Monday, June 9, 2014

Court Hearings, Chorionic Villus Sampling, Cystic Fibrosis, and Catalina

I'll probably look at least a little more legit tomorrow than she does, but I won't be quite as cute.

Tomorrow I'm going to court to assist PseudoAunt. It's just a sentencing hearing for a bank embezzlement case. It's pretty routine and there's not much for me to do unless PseudoAunt has to run out of the courtroom to throw up, in which case I will sit in the second chair and try my hardest to look really  official, or as official as a  nineteen-year-old who looks fourteen can look, anyway.

The Catalina trip begins when we leave for Los Angeles in order to  board the boat on Tuesday morning. We'll come home Friday afternoon. We're poor and can't afford to charter our own boat, so we have to drive a considerable distance to the nearest harbor with commercial service to Catalina.

PseudoAunt is having a chorionic villus sampling procedure on Tuesday to rule out the presence of cystic fibrosis in the baby. She won't abort if the baby has it, but she doesn't want to worry for the duration of her pregnancy about it, and she'd rather know from the outset if that is what the baby will face.  There are still a host of other problems that can potentially present themselves, as in any pregnancy, but cystic fibrosis is what she's worried about because she has the phenotype and her husband cannot be ruled out as a carrier. He does not have the most common CF-causing genetic mutation, which is the F508del - the mutation most commonly present in  northern Europeans who are carriers -- but there are too many other mutations for which to test at this point.. Any baby the mother produces will inherit the CF allele from her and will be, at the very least, a carrier. If the father is a carrier, the baby will either inherit the allele from him and will have the disease, or will inherit the normal allele and will merely be a carrier. By the time the baby is old enough to be a parent, genetic testing should have advanced to the point that its carrier status should be far less a concern than it presently is.  Chances are that everything will be fine, but expectant mothers have been known to worry, sometimes even excessively.

I was invited to view the procedure, but I declined. We could have moved the Catalina trip back a day with no major hassles. That wasn't really the issue. Neither is squeamishness the issue. If I'm going into medicine, viewing a routine procedure like chorionic villus sampling had best not sicken  me, as I'll be spending a large part of my first year of med school examining and performing procedures on cadavers. I admit to being just a bit squeamish about the cadavers, but it's part of the deal and I'll just have to get used to it. As long a I don't look at the face and recognize the cadaver, it will probably be fine. In any event, my choice not to view the chorionic villus sampling procedure is simply that I don't see how my presence will improve the situation in the least. PseudoAunt will have her husband and brother there for support.  She has the most skilled practitioner for the procedure in the entire area. Complications are rare, and she's an excellent candidate for the procedure for various reasons, but it doesn't seem as though filling the surgical suite  with useless bodies would weigh the odds in the favor of a safe outcome. I'll observe the procedure in med school when I don't know the patient.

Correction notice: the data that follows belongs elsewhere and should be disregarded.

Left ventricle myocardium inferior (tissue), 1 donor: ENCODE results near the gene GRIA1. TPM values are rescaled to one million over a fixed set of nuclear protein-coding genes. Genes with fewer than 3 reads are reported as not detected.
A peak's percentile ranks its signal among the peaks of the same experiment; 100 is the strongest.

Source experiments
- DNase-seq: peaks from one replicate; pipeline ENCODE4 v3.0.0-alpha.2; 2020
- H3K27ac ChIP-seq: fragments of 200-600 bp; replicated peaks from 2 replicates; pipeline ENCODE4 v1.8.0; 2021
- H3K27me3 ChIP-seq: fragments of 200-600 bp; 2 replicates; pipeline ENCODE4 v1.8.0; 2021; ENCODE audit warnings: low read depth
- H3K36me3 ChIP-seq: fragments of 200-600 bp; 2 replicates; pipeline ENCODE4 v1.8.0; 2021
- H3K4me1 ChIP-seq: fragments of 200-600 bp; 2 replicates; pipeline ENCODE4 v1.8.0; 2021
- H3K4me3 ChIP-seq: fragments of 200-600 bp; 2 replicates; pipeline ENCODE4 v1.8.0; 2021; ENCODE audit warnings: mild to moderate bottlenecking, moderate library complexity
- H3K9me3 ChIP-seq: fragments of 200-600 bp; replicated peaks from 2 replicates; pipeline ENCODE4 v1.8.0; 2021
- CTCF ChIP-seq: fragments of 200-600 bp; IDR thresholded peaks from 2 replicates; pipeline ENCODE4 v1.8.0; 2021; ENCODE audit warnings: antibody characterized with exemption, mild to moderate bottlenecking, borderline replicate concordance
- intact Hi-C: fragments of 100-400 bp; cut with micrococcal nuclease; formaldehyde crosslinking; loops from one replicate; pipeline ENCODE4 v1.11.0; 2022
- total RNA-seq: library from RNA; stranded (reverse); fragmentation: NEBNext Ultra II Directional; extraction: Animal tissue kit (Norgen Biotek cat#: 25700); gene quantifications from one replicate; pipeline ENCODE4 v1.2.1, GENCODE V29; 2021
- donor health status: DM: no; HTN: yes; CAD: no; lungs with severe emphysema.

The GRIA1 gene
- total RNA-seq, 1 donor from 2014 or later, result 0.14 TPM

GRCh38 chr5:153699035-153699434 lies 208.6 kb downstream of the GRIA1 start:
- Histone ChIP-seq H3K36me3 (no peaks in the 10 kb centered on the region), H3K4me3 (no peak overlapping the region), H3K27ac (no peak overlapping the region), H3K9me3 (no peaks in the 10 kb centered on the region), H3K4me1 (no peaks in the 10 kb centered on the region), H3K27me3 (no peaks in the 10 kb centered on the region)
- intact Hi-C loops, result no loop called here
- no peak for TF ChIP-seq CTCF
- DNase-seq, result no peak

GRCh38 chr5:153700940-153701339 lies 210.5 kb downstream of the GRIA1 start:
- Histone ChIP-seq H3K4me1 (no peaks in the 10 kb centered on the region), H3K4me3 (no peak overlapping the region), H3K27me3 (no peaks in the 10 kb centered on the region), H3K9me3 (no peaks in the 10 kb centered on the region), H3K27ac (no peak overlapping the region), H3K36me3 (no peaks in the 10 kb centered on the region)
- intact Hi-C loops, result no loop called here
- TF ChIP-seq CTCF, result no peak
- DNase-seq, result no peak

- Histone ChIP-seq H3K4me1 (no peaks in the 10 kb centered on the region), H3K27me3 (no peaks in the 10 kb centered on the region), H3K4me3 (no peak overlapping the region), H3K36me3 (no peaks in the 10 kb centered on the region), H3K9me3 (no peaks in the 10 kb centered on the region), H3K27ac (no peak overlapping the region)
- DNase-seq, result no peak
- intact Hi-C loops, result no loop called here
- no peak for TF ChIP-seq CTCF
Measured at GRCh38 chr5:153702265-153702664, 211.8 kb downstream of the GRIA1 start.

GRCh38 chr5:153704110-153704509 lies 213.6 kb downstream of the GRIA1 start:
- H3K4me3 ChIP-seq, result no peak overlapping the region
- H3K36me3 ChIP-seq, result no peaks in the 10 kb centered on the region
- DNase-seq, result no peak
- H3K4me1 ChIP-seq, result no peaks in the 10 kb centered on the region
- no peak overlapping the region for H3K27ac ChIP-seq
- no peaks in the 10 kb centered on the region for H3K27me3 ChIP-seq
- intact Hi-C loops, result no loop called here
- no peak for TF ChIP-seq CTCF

I hope you all are enjoying nice weather. The sad thing is that I'm probably leaving the nicer weather of my home for slightly less pleasant weather on Catalina. C'est la vie. Sometimes one just needs a change of scenery.


  1. Enjoy your island escape. I look forward to hearing your cadaver adventures. In my anatomy days we "owned" a cadaver for a year below the neck then a new one for six months on the head and neck.

    We dissected as a small group in our so-called spare time then every week we had viva- voce exams on our cadaver with our tutor. Just as well if you have a good memory.

    1. The island escape was overcast but great.

      Tell me about YOUR cadaver adventures.

  2. When I was a senior in high school, we visited a medical school and the tour included the gross anatomy lab… One of my classmates almost fainted because one of the cadavers looked like her grandmother.